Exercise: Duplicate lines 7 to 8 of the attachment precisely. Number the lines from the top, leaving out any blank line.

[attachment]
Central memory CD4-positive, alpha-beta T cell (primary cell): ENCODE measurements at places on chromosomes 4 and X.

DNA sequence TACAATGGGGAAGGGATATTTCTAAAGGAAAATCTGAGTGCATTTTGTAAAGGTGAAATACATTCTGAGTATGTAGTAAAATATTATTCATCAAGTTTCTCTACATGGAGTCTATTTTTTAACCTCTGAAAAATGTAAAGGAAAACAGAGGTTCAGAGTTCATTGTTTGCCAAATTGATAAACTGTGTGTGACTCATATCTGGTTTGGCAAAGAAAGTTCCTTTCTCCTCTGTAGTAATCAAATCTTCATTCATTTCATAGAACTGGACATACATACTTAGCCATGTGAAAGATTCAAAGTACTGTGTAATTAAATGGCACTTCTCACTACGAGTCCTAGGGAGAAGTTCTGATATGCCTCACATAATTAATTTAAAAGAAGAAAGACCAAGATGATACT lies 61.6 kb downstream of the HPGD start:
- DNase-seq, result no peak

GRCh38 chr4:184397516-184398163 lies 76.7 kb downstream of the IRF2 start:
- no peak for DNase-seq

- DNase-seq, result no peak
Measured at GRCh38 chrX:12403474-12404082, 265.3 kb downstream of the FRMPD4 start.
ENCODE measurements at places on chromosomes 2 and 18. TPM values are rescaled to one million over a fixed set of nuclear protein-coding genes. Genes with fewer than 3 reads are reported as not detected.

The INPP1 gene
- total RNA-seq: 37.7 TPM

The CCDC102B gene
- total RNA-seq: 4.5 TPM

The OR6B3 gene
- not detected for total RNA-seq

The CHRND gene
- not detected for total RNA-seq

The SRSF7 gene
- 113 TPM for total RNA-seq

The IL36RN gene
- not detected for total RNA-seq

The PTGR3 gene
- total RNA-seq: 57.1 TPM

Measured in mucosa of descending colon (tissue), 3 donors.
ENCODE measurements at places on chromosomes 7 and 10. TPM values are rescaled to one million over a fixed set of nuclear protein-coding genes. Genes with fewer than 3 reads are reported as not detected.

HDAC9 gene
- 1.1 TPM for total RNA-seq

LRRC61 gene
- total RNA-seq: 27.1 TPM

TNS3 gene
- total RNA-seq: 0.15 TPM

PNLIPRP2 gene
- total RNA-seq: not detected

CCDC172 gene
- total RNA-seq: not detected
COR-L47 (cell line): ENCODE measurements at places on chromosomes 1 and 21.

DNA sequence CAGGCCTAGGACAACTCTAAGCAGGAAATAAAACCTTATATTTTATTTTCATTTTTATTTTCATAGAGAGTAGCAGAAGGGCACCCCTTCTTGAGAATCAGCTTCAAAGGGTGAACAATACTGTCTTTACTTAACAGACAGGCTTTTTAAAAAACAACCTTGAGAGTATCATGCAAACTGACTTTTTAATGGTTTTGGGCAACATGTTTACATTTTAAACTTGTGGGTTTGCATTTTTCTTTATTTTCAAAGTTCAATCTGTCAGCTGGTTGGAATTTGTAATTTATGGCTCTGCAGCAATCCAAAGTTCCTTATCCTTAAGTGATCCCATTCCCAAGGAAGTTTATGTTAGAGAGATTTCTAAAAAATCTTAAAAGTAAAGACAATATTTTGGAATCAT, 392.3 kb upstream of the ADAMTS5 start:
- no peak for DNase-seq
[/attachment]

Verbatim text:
Measured at GRCh38 chrX:12403474-12404082, 265.3 kb downstream of the FRMPD4 start.
ENCODE measurements at places on chromosomes 2 and 18. TPM values are rescaled to one million over a fixed set of nuclear protein-coding genes. Genes with fewer than 3 reads are reported as not detected.